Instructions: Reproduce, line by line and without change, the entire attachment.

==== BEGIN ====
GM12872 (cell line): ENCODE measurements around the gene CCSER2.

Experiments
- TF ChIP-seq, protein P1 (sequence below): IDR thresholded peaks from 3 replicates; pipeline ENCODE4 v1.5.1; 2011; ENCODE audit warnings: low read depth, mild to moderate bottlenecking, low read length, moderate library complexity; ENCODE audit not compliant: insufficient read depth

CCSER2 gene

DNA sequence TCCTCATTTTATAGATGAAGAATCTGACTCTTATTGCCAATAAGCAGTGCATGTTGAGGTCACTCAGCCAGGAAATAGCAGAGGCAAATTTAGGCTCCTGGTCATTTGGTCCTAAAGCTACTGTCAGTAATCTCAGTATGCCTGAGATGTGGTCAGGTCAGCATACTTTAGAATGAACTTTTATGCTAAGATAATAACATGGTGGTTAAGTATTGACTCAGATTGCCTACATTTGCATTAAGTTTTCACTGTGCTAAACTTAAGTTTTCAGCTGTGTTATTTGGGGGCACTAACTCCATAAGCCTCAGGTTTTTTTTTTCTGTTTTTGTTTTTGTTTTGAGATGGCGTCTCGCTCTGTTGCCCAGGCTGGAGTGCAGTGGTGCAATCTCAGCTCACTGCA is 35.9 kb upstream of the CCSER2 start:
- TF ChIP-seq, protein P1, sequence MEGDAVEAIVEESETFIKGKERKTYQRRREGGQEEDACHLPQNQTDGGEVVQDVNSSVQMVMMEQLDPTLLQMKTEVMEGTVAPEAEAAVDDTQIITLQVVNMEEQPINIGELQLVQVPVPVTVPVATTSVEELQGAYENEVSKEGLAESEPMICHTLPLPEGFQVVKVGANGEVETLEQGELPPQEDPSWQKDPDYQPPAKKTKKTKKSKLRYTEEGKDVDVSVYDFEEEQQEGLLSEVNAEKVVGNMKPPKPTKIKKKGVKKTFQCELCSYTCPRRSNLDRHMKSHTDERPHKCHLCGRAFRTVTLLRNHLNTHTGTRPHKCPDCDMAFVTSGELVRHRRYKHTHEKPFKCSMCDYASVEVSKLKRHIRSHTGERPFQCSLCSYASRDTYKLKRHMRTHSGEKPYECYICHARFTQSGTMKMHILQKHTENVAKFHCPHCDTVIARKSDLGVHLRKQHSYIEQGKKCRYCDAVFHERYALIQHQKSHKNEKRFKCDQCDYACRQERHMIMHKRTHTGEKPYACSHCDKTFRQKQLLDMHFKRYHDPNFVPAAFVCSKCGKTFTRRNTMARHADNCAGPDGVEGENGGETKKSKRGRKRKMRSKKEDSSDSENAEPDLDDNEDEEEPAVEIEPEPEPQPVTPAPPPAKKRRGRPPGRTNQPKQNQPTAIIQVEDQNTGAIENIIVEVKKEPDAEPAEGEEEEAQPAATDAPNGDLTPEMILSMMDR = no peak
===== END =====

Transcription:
GM12872 (cell line): ENCODE measurements around the gene CCSER2.

Experiments
- TF ChIP-seq, protein P1 (sequence below): IDR thresholded peaks from 3 replicates; pipeline ENCODE4 v1.5.1; 2011; ENCODE audit warnings: low read depth, mild to moderate bottlenecking, low read length, moderate library complexity; ENCODE audit not compliant: insufficient read depth

CCSER2 gene

DNA sequence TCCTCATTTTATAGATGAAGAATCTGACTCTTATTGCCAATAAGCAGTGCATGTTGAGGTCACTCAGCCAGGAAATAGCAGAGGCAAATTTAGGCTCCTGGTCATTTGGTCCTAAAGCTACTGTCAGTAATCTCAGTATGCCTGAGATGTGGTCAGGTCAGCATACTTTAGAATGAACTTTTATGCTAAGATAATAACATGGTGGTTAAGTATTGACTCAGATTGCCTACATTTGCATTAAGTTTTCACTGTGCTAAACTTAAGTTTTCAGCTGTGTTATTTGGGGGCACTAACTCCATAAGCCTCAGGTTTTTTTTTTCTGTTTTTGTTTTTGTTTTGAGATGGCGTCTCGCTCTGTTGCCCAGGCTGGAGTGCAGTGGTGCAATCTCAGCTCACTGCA is 35.9 kb upstream of the CCSER2 start:
- TF ChIP-seq, protein P1, sequence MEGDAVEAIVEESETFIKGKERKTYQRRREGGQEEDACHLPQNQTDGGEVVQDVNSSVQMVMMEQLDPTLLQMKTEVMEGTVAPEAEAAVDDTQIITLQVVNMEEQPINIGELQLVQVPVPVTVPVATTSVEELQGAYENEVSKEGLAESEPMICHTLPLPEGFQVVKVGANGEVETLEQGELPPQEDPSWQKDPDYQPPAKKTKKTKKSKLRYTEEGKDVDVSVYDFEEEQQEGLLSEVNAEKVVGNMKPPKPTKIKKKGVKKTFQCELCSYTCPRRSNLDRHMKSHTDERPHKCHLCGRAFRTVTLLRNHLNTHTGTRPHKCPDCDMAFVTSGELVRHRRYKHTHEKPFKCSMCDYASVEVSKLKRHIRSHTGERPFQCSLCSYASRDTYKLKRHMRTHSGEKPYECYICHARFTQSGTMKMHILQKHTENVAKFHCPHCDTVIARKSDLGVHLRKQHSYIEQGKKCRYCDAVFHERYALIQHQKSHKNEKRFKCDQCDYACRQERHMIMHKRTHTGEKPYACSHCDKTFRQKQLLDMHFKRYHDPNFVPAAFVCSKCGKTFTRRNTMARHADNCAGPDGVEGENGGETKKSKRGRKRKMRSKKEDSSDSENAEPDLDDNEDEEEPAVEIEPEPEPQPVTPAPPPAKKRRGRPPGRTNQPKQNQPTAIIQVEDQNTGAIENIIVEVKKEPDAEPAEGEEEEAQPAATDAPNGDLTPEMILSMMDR = no peak